Forty years on, The Yale Housing Project is still forcing students to get down and dirty
The Rural Studio, Brian Mackay-Lyons's Ghost Project, the UVA “Shure Studio,” Dan Rockhill's Studio 804 at University of Kansas—the number of design-build projects for students continues to expand, but they weren't nearly as commonplace in 1967, when Charles W. Moore and Kent Bloomer founded the Yale Building Project. Yale University Press will commemorate the fortieth anniversary in spring 2007 with a volume written by Richard W. Hayes and edited by Nina Rappaport.
Moore and Bloomer decided to get students out of airless studios and to teach architecture’s social value by building for the poor. From its first year, when Moore and the students lived in rural Appalachia, the project has focused on affordable houses. Working with Neighborhood Housing Services (NHS), today each crop of first-year Master’s students design and build a new, affordable home in New Haven in less than six months.
“People ask me, Why do you do this to your first-years?” Robert A.M. Stern, dean of Yale’s School of Architecture, said during the open house for the 2006 Project. “I say, let them rub up against these realities right away: tight budgets, demanding clients, difficult sites. You’ll end up with better buildings.” Paul Brouard, the project’s 35-year director, concurs: “Some students are skeptical. But [as they work] they realize this is an intellectual and a physical activity.”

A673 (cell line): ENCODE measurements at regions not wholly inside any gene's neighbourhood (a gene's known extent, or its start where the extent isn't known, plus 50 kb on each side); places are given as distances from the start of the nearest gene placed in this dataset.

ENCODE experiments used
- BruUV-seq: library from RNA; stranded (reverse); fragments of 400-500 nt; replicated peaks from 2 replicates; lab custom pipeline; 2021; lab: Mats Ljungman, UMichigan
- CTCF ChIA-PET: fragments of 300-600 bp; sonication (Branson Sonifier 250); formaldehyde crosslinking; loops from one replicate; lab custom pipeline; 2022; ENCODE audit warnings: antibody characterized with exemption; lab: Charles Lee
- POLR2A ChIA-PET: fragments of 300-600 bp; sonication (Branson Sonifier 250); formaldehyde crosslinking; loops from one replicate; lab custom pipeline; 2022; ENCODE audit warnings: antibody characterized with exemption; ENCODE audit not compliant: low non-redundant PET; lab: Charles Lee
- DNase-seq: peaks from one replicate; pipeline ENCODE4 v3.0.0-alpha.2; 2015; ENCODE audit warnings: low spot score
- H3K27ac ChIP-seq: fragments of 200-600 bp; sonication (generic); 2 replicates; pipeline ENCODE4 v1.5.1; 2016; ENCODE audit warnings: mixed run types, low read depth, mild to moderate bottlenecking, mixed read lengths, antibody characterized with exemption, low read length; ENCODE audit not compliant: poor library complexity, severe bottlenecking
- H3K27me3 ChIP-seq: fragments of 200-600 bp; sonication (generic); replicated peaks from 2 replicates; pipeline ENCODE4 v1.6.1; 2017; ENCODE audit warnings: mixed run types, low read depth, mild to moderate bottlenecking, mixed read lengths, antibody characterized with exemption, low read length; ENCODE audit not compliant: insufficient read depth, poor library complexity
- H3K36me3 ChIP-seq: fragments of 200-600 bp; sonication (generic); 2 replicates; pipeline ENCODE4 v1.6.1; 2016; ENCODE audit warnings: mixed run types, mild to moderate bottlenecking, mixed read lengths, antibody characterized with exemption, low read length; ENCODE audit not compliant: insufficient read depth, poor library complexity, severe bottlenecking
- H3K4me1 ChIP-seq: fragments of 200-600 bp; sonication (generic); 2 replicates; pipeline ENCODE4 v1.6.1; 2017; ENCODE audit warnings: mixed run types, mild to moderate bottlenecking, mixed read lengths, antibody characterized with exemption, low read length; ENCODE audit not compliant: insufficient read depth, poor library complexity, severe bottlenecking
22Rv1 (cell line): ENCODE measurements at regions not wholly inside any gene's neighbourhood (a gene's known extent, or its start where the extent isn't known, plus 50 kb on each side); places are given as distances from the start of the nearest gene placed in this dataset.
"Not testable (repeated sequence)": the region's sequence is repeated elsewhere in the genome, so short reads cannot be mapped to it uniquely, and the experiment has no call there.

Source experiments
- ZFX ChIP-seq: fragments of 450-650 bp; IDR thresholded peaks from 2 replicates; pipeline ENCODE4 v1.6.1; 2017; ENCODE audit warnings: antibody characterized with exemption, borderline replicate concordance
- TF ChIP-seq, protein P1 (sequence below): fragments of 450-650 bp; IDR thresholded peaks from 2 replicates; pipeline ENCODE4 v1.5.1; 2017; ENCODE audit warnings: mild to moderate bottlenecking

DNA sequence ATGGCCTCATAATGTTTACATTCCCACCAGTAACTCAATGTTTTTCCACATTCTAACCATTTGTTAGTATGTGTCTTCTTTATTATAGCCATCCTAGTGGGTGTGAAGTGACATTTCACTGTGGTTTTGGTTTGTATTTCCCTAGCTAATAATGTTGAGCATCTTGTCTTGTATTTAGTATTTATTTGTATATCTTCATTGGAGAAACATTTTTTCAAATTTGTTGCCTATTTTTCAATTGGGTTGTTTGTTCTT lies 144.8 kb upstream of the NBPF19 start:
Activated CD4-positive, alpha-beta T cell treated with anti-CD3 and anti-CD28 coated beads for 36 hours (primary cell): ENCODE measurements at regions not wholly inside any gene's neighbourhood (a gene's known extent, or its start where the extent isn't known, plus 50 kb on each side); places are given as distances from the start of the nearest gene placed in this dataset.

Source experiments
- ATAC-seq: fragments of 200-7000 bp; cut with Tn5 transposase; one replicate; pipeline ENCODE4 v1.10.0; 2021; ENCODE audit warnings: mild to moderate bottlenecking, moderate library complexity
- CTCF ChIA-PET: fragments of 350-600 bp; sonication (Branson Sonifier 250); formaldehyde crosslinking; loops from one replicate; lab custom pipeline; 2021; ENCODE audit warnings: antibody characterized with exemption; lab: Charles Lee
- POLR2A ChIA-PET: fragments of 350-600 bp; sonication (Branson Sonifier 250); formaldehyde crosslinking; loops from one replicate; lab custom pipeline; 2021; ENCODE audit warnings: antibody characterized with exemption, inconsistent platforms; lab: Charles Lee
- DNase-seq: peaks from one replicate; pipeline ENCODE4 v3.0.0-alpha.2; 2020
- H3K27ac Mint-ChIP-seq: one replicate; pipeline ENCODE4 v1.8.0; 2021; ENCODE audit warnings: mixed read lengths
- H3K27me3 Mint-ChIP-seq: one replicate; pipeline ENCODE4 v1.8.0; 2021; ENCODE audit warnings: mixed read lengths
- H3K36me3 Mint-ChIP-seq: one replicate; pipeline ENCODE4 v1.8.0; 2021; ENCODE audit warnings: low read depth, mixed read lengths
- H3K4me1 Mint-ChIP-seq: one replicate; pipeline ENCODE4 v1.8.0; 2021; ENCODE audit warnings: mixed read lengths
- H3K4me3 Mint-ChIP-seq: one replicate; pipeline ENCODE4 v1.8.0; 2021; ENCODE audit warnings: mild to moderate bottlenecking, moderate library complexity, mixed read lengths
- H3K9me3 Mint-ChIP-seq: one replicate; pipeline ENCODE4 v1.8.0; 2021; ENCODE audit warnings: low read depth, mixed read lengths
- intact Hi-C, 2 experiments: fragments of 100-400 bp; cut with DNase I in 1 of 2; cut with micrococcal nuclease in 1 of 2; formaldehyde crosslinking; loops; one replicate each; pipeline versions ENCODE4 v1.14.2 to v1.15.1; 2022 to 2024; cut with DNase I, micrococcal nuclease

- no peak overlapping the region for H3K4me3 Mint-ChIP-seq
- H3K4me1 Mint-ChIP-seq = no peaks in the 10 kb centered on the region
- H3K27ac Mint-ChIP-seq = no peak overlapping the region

Student Leo Stevens shows off his class’ handiwork. With a $90,000 budget plus donated materials, the 1,500-square-foot, 3-bedroom, 1.5-bath house slopes handsomely through a double-lot graced with old maple trees: “This lot was vacant before, just trash and this old van with a Chihuahua inside, going crazy.” Hand-built kitchen cabinets echo built-in shelving in the living room. The house fills easily with light from long horizontal windows; clever site orientation plus 1.6-kW solar panels on the roof boost the house’s energy efficiency. An outdoor patio is paved with retaining-wall stones salvaged from Yale’s library construction.
James Paley, executive director of NHS, advises students about homebuyer’s wants and needs. He steered one group away from casement windows because they precluded window air-conditioners. He also nixed a raw concrete kitchen countertop; “It may be chic, but it’s perceived as a cheaper material than Formica,” he says. Paley sees a deep reserve of education still left in affordable housing for students: “We’ve done this so many times before, but the students always come in fresh. After all, this is the only time they’ll do a Yale Housing Project.”